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Watch: 30-Minute 1975 TV Play 'The Permissive Society' Directed By Mike Leigh

The Playlist By Ben Brock | The Playlist August 27, 2013 at 8:18PM

The British maestro Mike Leigh came to worldwide fame only in the '90s, with films like “Secrets & Lies, “Naked” and “Topsy-Turvy,” and he's been immensely critically well-regarded ever since, with 2008's “Happy Go Lucky” frequently featuring on “best of the century so far” lists. But Leigh didn't come out of nowhere, and when he moved to feature films, he was already well known to the British public as a director of incisive television dramas about class and family (it's Britain, everything's about class).
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Mike Leigh

The British maestro Mike Leigh came to worldwide fame only in the '90s, with films like “Secrets & Lies, “Naked” and “Topsy-Turvy,” and he's been immensely critically well-regarded ever since, with 2008's “Happy Go Lucky” frequently featuring on “best of the century so far” lists. But Leigh didn't come out of nowhere, and when he moved to feature films, he was already well known to the British public as a director of incisive television dramas about class and family (it's Britain, everything's about class).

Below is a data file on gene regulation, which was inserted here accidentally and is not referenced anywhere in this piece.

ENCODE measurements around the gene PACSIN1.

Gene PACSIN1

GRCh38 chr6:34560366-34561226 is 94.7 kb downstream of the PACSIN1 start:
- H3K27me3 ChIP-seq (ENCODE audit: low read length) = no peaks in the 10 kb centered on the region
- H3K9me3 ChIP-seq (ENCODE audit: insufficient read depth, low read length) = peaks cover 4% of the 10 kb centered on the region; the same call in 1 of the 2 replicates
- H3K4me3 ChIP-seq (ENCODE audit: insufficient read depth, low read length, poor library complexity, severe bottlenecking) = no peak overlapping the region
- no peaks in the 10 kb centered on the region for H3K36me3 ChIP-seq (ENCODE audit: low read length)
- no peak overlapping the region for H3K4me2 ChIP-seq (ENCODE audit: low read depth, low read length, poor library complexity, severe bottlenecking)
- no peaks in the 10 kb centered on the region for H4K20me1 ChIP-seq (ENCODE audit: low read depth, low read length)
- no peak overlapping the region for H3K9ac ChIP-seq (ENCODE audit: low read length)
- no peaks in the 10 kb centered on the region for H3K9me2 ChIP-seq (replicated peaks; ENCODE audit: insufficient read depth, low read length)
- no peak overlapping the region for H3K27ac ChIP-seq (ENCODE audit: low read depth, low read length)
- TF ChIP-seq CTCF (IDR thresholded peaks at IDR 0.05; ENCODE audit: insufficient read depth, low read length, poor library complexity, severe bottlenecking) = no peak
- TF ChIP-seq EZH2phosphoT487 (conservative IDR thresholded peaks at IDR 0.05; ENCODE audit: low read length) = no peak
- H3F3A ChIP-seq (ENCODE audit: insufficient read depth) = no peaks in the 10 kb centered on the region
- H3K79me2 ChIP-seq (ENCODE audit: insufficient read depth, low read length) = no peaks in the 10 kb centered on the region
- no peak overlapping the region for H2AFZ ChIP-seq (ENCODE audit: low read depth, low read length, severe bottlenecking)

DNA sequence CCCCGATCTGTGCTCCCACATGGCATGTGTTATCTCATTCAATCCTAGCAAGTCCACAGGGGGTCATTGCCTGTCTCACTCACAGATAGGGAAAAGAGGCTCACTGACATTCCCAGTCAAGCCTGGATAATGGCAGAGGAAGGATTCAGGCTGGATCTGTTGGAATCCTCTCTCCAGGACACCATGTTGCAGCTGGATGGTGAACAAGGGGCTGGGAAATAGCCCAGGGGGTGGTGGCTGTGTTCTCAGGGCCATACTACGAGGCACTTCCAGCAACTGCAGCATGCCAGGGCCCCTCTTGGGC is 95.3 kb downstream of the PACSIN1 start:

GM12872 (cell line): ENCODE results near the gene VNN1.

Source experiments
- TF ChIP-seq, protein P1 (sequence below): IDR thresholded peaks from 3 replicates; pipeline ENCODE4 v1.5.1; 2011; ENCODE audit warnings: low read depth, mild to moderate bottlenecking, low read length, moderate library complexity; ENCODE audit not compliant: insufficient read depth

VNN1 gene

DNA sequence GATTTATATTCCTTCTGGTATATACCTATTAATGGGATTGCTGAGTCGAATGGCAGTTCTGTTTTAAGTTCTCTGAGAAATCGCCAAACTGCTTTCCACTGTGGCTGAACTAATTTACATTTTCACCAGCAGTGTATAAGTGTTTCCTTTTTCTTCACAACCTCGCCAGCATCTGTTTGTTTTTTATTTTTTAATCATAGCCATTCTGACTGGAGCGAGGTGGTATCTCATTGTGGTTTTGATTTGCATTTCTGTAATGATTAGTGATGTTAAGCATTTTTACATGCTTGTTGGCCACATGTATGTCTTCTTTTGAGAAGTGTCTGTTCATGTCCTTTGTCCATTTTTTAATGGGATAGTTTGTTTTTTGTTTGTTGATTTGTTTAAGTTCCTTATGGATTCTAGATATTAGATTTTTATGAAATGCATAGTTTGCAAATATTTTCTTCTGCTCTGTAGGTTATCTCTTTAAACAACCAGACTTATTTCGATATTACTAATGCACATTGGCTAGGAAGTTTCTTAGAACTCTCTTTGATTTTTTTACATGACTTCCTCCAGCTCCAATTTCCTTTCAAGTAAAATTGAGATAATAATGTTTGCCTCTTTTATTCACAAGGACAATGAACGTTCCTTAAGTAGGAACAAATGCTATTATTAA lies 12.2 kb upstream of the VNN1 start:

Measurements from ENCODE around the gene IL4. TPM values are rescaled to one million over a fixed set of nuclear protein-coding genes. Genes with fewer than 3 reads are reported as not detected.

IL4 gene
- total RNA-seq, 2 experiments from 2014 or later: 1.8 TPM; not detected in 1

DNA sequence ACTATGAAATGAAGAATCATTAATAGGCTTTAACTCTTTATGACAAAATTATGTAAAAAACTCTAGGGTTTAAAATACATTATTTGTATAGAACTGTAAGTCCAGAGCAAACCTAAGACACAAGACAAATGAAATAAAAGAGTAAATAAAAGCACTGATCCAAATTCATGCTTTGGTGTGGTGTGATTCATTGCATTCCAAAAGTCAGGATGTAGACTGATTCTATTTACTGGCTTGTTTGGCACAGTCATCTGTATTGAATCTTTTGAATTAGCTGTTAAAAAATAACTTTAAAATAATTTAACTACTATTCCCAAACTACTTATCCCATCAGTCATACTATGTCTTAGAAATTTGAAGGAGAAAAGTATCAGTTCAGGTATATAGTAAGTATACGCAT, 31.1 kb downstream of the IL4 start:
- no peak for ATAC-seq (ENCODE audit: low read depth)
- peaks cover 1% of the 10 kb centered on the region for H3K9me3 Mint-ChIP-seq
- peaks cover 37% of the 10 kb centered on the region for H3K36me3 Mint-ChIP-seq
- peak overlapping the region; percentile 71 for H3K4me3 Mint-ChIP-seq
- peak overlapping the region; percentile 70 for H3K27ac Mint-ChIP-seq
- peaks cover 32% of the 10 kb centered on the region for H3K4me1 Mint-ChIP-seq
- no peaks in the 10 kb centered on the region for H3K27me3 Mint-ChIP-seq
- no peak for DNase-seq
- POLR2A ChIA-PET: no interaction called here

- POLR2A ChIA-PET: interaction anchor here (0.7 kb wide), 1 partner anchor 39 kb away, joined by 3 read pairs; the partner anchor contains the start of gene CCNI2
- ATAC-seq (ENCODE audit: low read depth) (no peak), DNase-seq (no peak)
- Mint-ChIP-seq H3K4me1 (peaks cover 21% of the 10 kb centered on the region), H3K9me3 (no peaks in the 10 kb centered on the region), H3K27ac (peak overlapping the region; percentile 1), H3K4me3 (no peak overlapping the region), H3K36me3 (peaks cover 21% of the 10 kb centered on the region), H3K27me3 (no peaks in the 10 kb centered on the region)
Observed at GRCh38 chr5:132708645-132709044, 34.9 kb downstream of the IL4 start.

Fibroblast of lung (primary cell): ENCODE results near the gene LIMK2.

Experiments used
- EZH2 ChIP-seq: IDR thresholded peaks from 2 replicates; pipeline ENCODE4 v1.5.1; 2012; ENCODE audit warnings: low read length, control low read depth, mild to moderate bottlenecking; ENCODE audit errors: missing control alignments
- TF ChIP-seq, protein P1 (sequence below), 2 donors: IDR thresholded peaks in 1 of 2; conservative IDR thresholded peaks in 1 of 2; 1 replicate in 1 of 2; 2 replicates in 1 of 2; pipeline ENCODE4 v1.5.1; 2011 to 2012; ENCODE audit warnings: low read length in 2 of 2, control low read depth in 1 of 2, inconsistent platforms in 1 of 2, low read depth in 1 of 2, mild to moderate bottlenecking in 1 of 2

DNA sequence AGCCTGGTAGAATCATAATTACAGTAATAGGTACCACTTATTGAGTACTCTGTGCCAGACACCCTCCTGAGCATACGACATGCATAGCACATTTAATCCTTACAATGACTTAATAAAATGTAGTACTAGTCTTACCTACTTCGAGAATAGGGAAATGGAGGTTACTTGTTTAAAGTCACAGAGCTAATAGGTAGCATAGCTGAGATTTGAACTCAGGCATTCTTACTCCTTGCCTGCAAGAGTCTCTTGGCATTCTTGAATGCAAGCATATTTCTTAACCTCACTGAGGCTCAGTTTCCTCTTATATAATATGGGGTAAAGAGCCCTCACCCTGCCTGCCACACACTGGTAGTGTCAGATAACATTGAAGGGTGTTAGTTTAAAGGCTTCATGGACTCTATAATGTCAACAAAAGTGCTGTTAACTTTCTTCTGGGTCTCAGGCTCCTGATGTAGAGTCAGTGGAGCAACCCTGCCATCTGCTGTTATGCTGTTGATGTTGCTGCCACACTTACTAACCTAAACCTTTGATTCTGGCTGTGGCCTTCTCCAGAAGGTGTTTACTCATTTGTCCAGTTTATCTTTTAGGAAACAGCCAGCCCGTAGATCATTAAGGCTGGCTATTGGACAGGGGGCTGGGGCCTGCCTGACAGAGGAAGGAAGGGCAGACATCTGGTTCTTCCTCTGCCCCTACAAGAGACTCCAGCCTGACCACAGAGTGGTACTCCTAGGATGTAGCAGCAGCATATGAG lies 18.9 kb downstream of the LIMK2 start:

The most famous of these television plays (as they used to be called, back when they still existed) is the 1977 “Abigail's Party,” an excruciatingly brilliant piece about snobbery, social climbing and secret sadnesses, but Leigh made a number of others, including this one right here, “The Permissive Society," from 1975. Made for the ITV series “Second City Firsts,” so named because most of them were the first piece by the writer (though in Leigh's case this wasn't), and because they were filmed in Birmingham, England's second city (as far as anyone who isn't from Manchester is concerned).

“The Permissive Society” deals with much of the same territory as “Abigail's Party,” though there's a slight edge of grit to this story of a young woman meeting her boyfriend's sister. It's a shorter, tighter piece, well worth a look both as an early work from a master of the craft and as a perfect example of the kind of simple, subtle TV that doesn't get made much anymore. Enjoy. [The Seventh Art]

This article is related to: Mike Leigh


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